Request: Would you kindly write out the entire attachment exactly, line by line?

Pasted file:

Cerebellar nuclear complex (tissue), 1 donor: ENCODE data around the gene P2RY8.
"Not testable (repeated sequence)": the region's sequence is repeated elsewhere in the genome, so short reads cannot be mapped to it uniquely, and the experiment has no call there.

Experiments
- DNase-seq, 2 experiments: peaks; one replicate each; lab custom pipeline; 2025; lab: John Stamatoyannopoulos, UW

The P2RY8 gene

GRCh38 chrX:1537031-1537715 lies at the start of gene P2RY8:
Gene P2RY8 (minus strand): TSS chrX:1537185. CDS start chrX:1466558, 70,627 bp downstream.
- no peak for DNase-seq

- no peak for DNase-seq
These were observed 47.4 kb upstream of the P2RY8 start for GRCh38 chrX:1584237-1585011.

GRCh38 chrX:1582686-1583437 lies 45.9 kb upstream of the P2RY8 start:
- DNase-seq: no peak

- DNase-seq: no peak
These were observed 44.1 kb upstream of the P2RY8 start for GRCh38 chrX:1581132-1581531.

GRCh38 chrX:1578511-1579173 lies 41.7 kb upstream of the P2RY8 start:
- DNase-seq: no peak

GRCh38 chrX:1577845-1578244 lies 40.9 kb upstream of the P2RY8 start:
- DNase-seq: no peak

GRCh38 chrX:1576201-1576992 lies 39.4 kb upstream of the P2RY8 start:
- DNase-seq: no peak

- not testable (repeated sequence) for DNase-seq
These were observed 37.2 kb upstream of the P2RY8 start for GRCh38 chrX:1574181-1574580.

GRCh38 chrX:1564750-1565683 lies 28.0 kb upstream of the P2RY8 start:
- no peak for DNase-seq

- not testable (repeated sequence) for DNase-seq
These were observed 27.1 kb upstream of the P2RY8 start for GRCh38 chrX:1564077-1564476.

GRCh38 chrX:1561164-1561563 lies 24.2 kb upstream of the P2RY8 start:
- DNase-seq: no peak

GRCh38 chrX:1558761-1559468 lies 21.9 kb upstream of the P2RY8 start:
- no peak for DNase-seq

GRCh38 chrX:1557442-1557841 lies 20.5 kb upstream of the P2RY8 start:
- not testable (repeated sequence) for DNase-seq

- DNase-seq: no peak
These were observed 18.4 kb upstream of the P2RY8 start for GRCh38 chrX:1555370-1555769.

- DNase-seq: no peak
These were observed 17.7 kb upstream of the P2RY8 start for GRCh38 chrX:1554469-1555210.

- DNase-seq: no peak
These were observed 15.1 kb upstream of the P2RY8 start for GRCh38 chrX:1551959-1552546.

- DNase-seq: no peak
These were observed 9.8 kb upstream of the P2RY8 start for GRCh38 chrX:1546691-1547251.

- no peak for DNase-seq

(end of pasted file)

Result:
Cerebellar nuclear complex (tissue), 1 donor: ENCODE data around the gene P2RY8.
"Not testable (repeated sequence)": the region's sequence is repeated elsewhere in the genome, so short reads cannot be mapped to it uniquely, and the experiment has no call there.

Experiments
- DNase-seq, 2 experiments: peaks; one replicate each; lab custom pipeline; 2025; lab: John Stamatoyannopoulos, UW

The P2RY8 gene

GRCh38 chrX:1537031-1537715 lies at the start of gene P2RY8:
Gene P2RY8 (minus strand): TSS chrX:1537185. CDS start chrX:1466558, 70,627 bp downstream.
- no peak for DNase-seq

- no peak for DNase-seq
These were observed 47.4 kb upstream of the P2RY8 start for GRCh38 chrX:1584237-1585011.

GRCh38 chrX:1582686-1583437 lies 45.9 kb upstream of the P2RY8 start:
- DNase-seq: no peak

- DNase-seq: no peak
These were observed 44.1 kb upstream of the P2RY8 start for GRCh38 chrX:1581132-1581531.

GRCh38 chrX:1578511-1579173 lies 41.7 kb upstream of the P2RY8 start:
- DNase-seq: no peak

GRCh38 chrX:1577845-1578244 lies 40.9 kb upstream of the P2RY8 start:
- DNase-seq: no peak

GRCh38 chrX:1576201-1576992 lies 39.4 kb upstream of the P2RY8 start:
- DNase-seq: no peak

- not testable (repeated sequence) for DNase-seq
These were observed 37.2 kb upstream of the P2RY8 start for GRCh38 chrX:1574181-1574580.

GRCh38 chrX:1564750-1565683 lies 28.0 kb upstream of the P2RY8 start:
- no peak for DNase-seq

- not testable (repeated sequence) for DNase-seq
These were observed 27.1 kb upstream of the P2RY8 start for GRCh38 chrX:1564077-1564476.

GRCh38 chrX:1561164-1561563 lies 24.2 kb upstream of the P2RY8 start:
- DNase-seq: no peak

GRCh38 chrX:1558761-1559468 lies 21.9 kb upstream of the P2RY8 start:
- no peak for DNase-seq

GRCh38 chrX:1557442-1557841 lies 20.5 kb upstream of the P2RY8 start:
- not testable (repeated sequence) for DNase-seq

- DNase-seq: no peak
These were observed 18.4 kb upstream of the P2RY8 start for GRCh38 chrX:1555370-1555769.

- DNase-seq: no peak
These were observed 17.7 kb upstream of the P2RY8 start for GRCh38 chrX:1554469-1555210.

- DNase-seq: no peak
These were observed 15.1 kb upstream of the P2RY8 start for GRCh38 chrX:1551959-1552546.

- DNase-seq: no peak
These were observed 9.8 kb upstream of the P2RY8 start for GRCh38 chrX:1546691-1547251.

- no peak for DNase-seq